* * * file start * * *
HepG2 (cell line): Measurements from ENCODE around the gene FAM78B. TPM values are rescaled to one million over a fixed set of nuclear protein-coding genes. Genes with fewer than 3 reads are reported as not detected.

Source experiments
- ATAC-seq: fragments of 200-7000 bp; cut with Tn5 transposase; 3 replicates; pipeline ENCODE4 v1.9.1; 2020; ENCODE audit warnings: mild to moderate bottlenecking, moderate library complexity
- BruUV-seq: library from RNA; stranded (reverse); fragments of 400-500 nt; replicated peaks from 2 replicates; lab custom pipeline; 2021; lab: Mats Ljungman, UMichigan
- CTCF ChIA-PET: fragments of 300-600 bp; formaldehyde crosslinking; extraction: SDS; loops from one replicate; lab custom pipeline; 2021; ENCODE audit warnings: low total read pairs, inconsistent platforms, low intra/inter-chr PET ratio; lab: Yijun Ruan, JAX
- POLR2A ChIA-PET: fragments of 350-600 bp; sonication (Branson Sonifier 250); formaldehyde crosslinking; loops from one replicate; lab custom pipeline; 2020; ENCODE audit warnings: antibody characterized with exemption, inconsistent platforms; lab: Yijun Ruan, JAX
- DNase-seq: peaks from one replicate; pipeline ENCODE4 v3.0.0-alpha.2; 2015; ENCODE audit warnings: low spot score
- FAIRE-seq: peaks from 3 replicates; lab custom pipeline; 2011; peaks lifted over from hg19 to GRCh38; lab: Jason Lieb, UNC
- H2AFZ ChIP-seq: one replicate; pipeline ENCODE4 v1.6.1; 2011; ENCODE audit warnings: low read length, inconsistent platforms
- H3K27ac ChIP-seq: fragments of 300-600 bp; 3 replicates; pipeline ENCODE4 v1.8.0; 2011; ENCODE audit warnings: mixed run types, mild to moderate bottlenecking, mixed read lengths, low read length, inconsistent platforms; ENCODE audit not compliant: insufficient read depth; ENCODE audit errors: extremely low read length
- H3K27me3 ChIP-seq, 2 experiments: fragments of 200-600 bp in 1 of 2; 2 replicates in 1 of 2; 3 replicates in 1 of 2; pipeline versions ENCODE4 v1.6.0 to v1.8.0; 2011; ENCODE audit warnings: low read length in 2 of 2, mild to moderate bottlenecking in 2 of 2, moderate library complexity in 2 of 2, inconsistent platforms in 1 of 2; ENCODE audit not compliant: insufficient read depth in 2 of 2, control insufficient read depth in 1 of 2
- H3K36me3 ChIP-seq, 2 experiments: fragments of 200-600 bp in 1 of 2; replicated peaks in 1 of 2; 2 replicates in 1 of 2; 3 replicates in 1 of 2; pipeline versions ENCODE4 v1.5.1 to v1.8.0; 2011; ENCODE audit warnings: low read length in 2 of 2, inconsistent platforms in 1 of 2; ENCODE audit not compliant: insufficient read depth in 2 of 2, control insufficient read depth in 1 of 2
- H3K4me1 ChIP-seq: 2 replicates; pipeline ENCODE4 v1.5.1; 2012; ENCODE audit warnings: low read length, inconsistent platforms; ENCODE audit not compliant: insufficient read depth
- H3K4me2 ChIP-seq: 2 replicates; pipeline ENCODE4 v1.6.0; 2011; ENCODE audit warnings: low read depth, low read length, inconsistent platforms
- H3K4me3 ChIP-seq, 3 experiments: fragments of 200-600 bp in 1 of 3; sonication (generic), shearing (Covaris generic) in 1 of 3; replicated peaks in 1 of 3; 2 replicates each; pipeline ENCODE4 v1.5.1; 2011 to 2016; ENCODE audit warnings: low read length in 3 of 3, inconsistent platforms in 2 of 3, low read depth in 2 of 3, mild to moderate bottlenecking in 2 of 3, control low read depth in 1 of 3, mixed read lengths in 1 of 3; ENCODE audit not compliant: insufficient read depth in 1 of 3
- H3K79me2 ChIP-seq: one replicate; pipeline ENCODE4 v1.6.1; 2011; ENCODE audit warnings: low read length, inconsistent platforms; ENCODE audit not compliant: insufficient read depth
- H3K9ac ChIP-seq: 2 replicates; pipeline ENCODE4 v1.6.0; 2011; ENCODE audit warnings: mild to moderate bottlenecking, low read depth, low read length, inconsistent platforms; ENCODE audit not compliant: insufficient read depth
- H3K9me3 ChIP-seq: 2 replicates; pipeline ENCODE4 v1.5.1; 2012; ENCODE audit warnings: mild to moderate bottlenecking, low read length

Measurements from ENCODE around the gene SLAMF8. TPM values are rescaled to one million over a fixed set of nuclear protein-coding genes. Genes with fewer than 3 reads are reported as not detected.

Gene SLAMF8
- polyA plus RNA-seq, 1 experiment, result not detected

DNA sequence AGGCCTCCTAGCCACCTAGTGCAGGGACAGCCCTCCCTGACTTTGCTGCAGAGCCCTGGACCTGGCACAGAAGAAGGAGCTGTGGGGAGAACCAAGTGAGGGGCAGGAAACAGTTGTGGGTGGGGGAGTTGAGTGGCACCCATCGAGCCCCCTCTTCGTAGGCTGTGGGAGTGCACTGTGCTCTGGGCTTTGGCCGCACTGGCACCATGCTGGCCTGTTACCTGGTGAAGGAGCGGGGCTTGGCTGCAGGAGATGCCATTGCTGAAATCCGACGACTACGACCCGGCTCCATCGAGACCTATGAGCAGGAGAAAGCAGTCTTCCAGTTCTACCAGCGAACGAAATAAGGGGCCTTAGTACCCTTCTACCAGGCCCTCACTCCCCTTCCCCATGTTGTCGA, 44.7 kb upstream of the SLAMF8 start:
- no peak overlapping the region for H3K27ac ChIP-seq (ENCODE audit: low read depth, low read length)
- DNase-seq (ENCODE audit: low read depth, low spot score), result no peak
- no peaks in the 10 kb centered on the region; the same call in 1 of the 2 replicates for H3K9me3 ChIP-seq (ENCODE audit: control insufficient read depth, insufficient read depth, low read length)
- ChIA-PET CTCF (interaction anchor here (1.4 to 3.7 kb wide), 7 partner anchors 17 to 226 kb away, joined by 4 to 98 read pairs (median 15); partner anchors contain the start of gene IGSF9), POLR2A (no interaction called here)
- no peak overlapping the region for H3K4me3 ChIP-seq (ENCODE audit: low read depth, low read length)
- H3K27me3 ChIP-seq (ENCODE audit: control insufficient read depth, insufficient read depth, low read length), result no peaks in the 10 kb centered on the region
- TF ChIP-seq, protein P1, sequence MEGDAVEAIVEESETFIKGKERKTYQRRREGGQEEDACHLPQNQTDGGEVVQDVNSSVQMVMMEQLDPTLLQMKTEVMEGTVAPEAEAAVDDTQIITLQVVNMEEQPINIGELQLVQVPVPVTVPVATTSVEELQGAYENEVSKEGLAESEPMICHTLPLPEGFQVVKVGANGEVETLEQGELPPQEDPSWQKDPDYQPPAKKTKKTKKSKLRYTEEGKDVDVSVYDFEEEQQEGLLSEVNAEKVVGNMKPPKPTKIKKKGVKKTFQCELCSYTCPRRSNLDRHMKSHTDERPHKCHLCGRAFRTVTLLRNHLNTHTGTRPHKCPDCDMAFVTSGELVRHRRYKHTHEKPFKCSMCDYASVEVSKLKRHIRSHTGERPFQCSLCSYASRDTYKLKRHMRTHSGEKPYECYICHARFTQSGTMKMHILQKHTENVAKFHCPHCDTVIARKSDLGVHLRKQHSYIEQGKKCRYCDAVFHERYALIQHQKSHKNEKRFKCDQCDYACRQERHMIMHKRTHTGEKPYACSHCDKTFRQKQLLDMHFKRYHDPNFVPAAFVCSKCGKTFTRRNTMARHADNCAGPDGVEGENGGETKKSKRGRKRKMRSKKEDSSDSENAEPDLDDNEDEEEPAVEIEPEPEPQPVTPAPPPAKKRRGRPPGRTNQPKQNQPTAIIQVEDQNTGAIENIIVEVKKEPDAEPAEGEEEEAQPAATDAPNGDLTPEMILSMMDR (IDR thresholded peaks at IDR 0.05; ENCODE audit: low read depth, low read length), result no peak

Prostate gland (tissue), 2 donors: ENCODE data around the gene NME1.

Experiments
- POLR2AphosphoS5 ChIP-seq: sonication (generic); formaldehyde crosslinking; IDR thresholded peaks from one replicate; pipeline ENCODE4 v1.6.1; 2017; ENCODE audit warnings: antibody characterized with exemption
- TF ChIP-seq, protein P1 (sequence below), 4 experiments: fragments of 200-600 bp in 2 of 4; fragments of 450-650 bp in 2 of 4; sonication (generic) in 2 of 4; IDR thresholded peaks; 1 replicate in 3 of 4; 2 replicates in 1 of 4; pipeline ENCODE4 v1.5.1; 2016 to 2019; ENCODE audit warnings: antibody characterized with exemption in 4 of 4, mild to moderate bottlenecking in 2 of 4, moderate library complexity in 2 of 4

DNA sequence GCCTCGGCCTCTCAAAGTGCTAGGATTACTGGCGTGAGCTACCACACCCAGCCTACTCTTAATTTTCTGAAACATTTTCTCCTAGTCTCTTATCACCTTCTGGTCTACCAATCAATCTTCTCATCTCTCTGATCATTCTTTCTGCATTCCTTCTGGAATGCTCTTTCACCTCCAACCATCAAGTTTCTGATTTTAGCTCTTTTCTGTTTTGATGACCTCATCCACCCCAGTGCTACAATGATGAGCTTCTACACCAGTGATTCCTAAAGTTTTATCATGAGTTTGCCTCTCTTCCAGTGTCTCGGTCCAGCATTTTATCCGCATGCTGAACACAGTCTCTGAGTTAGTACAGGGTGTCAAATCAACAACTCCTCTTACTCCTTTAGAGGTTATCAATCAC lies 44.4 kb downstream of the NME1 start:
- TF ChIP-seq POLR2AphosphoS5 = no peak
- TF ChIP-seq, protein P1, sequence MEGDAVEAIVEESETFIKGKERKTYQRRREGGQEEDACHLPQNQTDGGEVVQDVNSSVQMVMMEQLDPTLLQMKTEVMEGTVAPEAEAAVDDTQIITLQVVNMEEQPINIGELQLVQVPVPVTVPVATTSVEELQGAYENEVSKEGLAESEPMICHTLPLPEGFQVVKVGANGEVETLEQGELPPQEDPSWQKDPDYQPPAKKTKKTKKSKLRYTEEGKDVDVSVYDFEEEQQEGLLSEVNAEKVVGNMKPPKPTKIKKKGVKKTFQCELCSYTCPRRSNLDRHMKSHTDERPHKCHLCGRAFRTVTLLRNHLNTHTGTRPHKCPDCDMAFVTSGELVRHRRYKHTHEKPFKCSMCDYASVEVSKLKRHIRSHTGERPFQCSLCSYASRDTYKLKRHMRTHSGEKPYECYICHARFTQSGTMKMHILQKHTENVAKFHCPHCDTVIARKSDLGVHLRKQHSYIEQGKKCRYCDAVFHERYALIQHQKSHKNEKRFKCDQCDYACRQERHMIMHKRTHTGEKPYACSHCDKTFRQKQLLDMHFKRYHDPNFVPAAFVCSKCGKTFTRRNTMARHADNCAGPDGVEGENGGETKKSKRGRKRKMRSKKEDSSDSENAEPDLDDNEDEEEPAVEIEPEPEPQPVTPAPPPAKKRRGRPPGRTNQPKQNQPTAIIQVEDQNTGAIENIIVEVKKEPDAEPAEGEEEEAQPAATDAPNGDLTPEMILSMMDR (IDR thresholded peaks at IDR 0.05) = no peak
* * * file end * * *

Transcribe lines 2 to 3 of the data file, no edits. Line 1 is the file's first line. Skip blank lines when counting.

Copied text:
Source experiments
- ATAC-seq: fragments of 200-7000 bp; cut with Tn5 transposase; 3 replicates; pipeline ENCODE4 v1.9.1; 2020; ENCODE audit warnings: mild to moderate bottlenecking, moderate library complexity